While many factors have combined to create Connecticut’s fiscal crisis, ultimately, it will be state taxpayers and all residents who will have to bear the burden.

Here are the numbers so far:

  • Projected state budget deficit is $3.7 billion (for budget year 2011-2012)
  • Long-term debt (for state employee health care, retirement funds, state borrowing) is $70 billion

That means:

Each individual in Connecticut would have to pay:

  • $1,044 to close the fiscal-year budget gap
  • $19,953 to pay off the long-term debt

For a family of four, the tab would be–on top of usual state tax obligations–an additional:

  • $4,176 to close the budget gap
  • $79,812 to pay off the long-term debt

Taxpayers simply can’t pay those bills, and our economy can’t afford to keep digging out of the fiscal hole.

State spending has increased beyond our ability to afford it. Despite the state’s spending cap, budget increases have continued over the years to speed by Connecticut’s population growth and the rate of inflation. These numbers won’t just go away by themselves.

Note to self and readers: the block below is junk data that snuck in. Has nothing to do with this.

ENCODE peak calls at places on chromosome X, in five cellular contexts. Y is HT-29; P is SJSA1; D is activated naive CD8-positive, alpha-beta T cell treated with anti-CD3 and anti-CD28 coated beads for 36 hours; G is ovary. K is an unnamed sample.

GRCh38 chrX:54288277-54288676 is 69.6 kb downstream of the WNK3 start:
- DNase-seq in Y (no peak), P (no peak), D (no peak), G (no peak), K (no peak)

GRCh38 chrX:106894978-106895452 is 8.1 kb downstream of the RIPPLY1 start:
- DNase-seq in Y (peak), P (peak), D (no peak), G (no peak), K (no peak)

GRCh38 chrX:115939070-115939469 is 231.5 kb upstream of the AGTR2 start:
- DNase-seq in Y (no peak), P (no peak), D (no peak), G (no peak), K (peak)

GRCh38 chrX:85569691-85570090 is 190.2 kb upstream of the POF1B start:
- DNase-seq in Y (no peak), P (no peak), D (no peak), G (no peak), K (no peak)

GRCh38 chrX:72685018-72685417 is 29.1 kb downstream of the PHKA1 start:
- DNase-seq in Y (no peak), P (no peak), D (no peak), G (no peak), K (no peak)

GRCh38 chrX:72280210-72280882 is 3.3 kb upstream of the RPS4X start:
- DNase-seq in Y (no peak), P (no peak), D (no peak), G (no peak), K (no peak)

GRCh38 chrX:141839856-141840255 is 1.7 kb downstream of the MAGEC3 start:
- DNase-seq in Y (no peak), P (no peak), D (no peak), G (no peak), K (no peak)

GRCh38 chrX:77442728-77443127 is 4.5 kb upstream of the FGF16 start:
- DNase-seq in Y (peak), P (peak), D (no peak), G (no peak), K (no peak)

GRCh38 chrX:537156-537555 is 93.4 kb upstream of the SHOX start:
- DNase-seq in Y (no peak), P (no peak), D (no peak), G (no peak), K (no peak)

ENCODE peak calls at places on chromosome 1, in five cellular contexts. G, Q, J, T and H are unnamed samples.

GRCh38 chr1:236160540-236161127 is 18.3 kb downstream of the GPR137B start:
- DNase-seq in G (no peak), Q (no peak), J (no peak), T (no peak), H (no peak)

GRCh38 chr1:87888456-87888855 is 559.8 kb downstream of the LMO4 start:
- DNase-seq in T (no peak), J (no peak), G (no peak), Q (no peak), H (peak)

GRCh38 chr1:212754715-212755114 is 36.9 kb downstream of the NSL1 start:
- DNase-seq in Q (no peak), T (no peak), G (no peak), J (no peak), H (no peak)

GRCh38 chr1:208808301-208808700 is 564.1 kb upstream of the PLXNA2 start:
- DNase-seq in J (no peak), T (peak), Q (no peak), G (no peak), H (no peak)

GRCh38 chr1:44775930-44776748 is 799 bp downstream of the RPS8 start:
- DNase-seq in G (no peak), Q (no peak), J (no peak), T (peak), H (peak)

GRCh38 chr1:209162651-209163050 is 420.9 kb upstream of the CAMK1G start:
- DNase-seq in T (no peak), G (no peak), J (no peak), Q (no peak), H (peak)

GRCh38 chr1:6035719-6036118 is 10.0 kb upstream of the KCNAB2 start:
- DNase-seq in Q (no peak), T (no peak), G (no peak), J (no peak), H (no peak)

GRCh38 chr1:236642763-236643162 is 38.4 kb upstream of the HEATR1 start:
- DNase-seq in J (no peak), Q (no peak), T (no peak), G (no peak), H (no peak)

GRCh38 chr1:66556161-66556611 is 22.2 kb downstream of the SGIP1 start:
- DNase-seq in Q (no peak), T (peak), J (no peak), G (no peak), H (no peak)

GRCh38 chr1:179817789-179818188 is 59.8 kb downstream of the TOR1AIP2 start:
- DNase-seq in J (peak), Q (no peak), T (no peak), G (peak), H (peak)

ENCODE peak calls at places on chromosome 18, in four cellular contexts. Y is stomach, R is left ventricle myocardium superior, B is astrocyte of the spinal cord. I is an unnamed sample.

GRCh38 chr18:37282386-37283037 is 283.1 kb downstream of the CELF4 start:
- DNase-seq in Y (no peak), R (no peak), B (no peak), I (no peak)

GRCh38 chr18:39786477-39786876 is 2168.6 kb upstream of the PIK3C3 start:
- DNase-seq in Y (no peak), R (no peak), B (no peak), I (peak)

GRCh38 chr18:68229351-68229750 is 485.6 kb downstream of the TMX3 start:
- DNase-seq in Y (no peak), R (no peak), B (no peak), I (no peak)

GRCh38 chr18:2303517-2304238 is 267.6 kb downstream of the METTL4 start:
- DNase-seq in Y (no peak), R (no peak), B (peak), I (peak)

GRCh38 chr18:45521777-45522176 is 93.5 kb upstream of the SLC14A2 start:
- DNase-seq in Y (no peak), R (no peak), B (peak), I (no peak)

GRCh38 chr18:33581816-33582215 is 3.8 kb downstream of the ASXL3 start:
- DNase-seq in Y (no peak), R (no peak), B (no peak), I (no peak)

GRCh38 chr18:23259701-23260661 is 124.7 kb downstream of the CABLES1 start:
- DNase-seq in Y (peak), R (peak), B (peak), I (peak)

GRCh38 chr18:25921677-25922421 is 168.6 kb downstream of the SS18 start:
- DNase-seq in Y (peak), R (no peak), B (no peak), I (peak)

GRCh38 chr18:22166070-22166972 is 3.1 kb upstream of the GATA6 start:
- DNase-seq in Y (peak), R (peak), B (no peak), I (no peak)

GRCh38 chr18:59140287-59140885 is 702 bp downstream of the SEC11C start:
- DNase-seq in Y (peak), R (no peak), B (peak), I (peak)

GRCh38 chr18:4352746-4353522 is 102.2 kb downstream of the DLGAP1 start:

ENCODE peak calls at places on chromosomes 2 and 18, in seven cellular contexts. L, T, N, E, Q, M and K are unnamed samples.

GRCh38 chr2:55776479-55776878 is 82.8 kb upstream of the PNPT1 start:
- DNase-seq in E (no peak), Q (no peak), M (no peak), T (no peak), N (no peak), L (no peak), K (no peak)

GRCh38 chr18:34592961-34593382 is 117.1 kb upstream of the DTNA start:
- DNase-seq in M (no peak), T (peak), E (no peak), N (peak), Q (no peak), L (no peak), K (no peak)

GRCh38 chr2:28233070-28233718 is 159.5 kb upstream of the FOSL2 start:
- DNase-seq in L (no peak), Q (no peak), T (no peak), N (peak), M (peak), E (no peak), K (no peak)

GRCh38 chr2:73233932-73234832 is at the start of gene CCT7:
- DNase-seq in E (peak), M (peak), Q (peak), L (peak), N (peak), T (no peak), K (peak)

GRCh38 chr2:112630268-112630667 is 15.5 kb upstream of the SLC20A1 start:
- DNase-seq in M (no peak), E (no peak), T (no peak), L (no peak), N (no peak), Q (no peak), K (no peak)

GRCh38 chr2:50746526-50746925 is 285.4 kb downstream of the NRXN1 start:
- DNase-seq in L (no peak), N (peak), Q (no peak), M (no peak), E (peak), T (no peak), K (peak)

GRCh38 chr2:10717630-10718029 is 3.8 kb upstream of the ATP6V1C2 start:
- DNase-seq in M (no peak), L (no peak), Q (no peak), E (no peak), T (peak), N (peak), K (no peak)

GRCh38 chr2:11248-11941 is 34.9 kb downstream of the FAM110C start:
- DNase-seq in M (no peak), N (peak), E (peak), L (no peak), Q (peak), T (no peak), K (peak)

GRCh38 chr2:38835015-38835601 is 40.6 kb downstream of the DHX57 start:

Most economists do not expect Connecticut to fully recover from the recession until the middle of this decade. Job growth will continue to be slow, which will also hold back vital revenues for critical services. Without tough corrective action taken by state government, every individual in the state would owe an enormous amount of money to pay off the debts if they came due all at once.

And, despite 9/11, the collapse of the financial services industry, the loss of more than 100,000 jobs in Connecticut and a very slowly moving economy, lawmakers have chosen—so far—to avoid dealing with the budget crisis. Instead of reducing state spending they have tapped one-time “allowances”—such as using up federal stimulus dollars and all of Connecticut’s Rainy Day Fund—and they have overtapped the state’s credit card.

It’s now time to face the facts and restore fiscal responsibility to Connecticut. Otherwise, the bill will come due—for all of us.

For more information, contact CBIA’s Pete Gioia at 860.244.1945 or pete.gioia@cbia.com.